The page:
The speaker Paul Dupuis, CEO Randstad India has been working in Asia for 27 years and in this presentation talks about how recruitment has evolved and the relevance of talent acquisition in India. You can also watch the session video.
Let’s begin from the beginning
Paul Dupuis begins with a relevant question i.e. ‘when did recruitment begin’ to which an interesting answer bounced off from the audience: ‘with Eve’. Paul agrees that this could be worth a philosophical debate and during his presentation takes us to the Caesar era. He says that it all began in 55BC when Julius Caesar decreed that any soldier who introduced a new soldier to his army will get a referral fee of 300 Sestertius! He says that Julius Caesar figured out what we are still dealing with today which is to say that ‘referrals are golden’ and that it is quite close to ‘employer branding’.
Moving on he also cites World War II where there was an extreme gap of talent since people were all off to war. At this point, the staffing agencies merged in the formal or semi-formal way and so the government stepped in.
A flashback to ROLODEX
He asks the audience if they remember using a Rolodex. He elaborates and enlightens the young workforce saying that it represents connection and today is replaced by social networking. He reminisces and says that when he started out he had zero cards in his Rolodex, but built his network pretty much the same way as the current generation does.
He says nothing has changed – the skills that made us successful in the past, as was the case with Julius Caeser, will make us successful in the future. Of course, the mediums have changed vis-à-vis technology, but basic qualities are creativity, ingenuity, and connecting.
The present: On the death of recruitment post LinkedIn?
On the contrary, he argues that LinkedIn has created more jobs. He goes on to say that we need to appreciate technology for it’s a great tool for recruitment. Ironically, Japan that is technologically far more advanced is also a ‘lagger’ in technology. He says LinkedIn has the lowest penetration rate in Japan; 1.3million users only in a country of 130 million population as compared to Singapore where they are 4 million users in a population of 6 million. The reason is that Japanese candidates behave differently and so is the case in India. It is here that he goes on to make a connection between leveraging technology and localizing experiences to engage people. For instance, in India, while Facebook is popular, YouTube has more fan following. And, that he says can be leveraged to attract candidates. He adds that leading companies are in fact using YouTube to build their brands, form communities. Every time someone likes your video they are a part of your talent community. Worth a thought, no?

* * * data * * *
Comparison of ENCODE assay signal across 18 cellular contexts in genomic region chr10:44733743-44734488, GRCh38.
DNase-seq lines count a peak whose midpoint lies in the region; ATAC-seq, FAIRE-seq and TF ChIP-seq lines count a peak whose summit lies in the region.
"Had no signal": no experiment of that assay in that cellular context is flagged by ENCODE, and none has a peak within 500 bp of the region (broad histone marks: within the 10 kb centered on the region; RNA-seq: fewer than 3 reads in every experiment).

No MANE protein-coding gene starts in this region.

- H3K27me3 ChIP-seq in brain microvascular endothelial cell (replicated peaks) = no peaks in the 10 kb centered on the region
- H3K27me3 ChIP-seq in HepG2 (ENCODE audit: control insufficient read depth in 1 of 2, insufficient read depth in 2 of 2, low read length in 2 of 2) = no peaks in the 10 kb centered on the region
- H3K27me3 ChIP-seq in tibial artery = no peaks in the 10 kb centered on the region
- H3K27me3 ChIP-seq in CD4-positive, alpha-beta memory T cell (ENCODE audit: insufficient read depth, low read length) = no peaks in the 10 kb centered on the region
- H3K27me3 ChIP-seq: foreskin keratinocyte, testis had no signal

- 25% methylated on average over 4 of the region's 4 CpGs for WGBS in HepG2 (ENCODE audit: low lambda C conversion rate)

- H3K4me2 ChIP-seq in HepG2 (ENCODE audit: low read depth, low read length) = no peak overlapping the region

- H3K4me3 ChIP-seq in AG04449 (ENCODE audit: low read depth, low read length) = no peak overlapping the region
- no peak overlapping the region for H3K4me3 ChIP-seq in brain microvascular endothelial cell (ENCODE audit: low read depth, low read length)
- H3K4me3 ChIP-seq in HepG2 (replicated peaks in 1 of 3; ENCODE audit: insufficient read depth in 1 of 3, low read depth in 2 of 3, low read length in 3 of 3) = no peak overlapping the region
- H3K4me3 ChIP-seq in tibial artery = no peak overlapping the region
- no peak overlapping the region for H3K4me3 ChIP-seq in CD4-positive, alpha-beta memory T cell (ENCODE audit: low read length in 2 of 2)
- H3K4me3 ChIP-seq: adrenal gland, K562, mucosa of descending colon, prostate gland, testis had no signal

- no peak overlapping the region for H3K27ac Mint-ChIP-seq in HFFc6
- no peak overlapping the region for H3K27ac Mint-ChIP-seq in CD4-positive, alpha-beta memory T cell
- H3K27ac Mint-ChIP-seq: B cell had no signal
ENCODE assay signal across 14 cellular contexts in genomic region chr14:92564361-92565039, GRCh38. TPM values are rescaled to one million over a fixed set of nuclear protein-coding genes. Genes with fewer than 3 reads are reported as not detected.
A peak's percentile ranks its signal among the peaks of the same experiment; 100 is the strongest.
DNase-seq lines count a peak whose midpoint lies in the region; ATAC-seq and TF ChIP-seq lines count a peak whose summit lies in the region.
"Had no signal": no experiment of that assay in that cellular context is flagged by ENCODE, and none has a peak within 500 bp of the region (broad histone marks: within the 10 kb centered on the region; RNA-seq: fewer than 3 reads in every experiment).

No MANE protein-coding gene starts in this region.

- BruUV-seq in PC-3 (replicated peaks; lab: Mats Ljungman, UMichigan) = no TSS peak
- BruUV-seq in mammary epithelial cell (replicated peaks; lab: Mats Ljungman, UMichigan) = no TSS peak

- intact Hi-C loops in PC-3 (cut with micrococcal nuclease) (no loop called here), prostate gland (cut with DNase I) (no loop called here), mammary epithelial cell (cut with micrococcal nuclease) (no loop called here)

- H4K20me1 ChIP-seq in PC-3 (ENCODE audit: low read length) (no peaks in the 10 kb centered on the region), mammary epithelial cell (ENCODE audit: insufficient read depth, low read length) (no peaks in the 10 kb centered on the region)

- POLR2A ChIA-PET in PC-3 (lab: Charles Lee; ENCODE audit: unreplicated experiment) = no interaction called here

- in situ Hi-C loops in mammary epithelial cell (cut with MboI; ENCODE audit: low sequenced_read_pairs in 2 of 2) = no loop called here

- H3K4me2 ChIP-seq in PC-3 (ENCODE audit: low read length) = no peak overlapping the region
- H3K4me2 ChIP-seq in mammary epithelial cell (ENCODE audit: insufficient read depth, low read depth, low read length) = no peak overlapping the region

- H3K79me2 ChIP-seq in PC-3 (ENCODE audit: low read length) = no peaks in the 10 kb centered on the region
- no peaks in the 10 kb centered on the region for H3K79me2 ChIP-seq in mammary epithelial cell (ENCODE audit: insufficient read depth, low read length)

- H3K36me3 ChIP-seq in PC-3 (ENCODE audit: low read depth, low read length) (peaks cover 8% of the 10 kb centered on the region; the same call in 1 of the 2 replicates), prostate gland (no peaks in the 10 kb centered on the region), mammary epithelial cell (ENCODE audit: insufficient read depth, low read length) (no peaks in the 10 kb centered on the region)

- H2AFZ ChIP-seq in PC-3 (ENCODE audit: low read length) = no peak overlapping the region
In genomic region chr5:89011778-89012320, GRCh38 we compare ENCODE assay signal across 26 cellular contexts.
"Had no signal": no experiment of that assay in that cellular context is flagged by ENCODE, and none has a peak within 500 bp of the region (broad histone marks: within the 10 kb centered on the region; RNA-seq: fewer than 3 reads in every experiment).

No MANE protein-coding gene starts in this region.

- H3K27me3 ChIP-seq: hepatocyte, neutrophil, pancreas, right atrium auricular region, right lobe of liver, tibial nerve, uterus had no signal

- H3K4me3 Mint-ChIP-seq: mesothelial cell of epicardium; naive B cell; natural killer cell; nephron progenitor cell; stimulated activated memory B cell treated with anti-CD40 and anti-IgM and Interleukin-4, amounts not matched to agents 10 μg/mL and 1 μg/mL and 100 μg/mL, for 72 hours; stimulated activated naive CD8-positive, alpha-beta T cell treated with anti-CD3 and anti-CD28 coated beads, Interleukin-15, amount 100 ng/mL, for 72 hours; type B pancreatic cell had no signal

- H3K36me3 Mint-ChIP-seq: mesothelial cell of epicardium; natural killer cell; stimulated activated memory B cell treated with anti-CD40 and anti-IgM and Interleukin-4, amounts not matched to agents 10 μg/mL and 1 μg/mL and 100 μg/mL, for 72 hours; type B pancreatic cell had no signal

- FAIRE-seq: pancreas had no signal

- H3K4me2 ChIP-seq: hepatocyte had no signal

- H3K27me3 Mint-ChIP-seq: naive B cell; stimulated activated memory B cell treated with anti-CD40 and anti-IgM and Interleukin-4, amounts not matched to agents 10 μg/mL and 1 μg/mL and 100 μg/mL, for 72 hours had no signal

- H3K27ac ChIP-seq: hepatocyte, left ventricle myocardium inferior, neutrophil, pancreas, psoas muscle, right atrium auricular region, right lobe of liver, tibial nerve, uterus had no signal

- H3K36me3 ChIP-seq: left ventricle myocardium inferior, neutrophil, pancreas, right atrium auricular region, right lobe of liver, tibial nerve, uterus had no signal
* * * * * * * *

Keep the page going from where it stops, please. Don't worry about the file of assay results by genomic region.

GigWalk in Japan
Paul touches upon how GigWalk worked for Randstad in Japan. Here’s something which gives you a gig that gets you an e-payment and that he says quite worked in Japan because a) there was a demand for such gig work from employers and b) there were takers. He calls this talent acquisition of a kind which comes into existence with the help of a creative approach; we modified technology (the GigWalk app) to the needs of the talent and employers. Now, Randstad has 7,000 registered people on GigWalk. Quite an accomplishment from zero until a few months back?
Who is winning the battle of talent acquisition?
Leading companies that are consciously working to create talent communities are winning the race of talent acquisition. He says that increasingly HR leaders are partnering with IT and marketing to create employer brand and strategies to establish a market and own that community. He reminds the audience of Julius Caesar who encouraged referrals. To make this point clearer he makes a correlation between happy/unhappy customers and employees. Saying that in e-commerce, a happy customer tells 16 people while an unhappy one tells three times that. Same happens with the talent you are engaging with regardless of whether you hire them or not.
Insourcing vs outsourcing
He rewinds a bit and talks about Japan where he balanced out the insourcing and outsourcing through a creative solution. He recalls two clients that wanted to get CAD work done but said it wouldn’t be regular and that they didn’t want full-time employees. As an answer to their question Randstad hired 100 people and set up a CAD station. Initially, he says that they planned on hiring young talent and training them, but upon seeing the application they were quite surprised. The most popular in the candidate pool was Japanese housewives. Owing to this Randstad modified their strategy. Allowed mothers to continue with their chores, come to the office to work and head back home. What Randstad also did was to set up a day care. And, as Paul says ‘we insourced’. Creative, indeed.
In the e-commerce industry, buyers touch opportunity several times during the day and the same happens in talent acquisition. He urges us to know how we are touching them or which channel is working for you. Are we touching them organically or reaching out to someone who is helping us create those touch points?
Paul touches upon an important point. He says, “Despite so many Indians graduating every year yet the skill gap is widening and our role is to close that gap, get the best people, leverage technology, help do innovative things, create employer brand, create talent community that you can leverage because we know people are an important part of our business.”